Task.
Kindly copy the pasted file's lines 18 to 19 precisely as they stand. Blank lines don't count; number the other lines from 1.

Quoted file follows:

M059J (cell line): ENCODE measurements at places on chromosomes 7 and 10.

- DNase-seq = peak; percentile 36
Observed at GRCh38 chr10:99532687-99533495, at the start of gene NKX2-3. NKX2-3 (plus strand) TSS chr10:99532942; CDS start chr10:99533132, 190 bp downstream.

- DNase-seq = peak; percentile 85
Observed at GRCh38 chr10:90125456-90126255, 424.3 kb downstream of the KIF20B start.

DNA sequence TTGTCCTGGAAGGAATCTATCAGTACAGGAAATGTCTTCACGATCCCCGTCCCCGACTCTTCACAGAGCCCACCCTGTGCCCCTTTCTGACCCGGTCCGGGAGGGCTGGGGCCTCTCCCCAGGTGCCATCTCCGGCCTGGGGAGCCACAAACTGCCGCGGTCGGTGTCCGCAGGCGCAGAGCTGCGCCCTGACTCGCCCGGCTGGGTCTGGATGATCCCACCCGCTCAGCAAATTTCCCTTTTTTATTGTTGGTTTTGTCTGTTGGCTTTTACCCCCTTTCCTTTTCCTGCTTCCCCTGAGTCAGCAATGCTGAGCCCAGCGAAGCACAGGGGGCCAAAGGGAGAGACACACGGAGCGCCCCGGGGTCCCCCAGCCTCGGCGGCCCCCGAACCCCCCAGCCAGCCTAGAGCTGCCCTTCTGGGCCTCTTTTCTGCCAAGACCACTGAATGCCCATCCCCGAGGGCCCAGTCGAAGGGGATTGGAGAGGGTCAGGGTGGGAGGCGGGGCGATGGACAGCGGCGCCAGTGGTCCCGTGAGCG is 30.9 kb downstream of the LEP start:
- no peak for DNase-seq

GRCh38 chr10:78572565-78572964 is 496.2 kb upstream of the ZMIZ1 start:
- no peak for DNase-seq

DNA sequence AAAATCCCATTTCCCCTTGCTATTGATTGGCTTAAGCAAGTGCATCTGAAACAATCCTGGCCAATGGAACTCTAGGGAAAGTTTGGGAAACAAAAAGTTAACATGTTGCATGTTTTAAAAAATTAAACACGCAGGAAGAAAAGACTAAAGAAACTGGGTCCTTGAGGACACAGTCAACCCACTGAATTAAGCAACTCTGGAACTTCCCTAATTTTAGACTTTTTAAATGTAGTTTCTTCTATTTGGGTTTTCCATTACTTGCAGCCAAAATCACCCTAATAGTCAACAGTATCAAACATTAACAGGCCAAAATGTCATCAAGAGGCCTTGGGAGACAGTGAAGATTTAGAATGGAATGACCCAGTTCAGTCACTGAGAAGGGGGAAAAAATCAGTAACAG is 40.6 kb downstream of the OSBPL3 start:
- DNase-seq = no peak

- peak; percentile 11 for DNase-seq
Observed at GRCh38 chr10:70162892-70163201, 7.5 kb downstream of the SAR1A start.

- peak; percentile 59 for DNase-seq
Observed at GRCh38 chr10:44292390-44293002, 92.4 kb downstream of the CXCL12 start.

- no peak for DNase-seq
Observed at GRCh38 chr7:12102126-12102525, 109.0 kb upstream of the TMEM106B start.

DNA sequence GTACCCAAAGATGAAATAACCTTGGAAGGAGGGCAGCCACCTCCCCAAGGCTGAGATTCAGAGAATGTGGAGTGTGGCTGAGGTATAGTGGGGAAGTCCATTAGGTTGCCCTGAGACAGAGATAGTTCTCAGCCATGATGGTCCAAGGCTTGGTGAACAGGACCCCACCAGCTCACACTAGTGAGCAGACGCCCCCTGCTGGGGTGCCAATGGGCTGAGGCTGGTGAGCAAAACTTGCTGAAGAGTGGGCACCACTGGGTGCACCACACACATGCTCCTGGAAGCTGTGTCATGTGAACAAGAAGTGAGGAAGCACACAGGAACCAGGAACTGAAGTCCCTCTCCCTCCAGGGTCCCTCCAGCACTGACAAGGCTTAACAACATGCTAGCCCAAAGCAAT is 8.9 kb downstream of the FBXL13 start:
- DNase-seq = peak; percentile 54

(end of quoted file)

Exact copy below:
DNA sequence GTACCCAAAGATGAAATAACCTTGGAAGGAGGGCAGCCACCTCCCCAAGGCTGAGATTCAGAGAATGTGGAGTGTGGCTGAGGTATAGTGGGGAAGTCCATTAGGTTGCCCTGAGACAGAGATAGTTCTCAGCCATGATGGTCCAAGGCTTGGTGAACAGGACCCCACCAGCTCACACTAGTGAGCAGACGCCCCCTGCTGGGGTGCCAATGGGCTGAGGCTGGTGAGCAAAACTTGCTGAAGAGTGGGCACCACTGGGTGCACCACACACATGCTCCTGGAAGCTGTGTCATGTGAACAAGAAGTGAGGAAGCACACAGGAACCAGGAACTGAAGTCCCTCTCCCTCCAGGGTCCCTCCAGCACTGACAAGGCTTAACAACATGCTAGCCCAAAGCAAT is 8.9 kb downstream of the FBXL13 start:
- DNase-seq = peak; percentile 54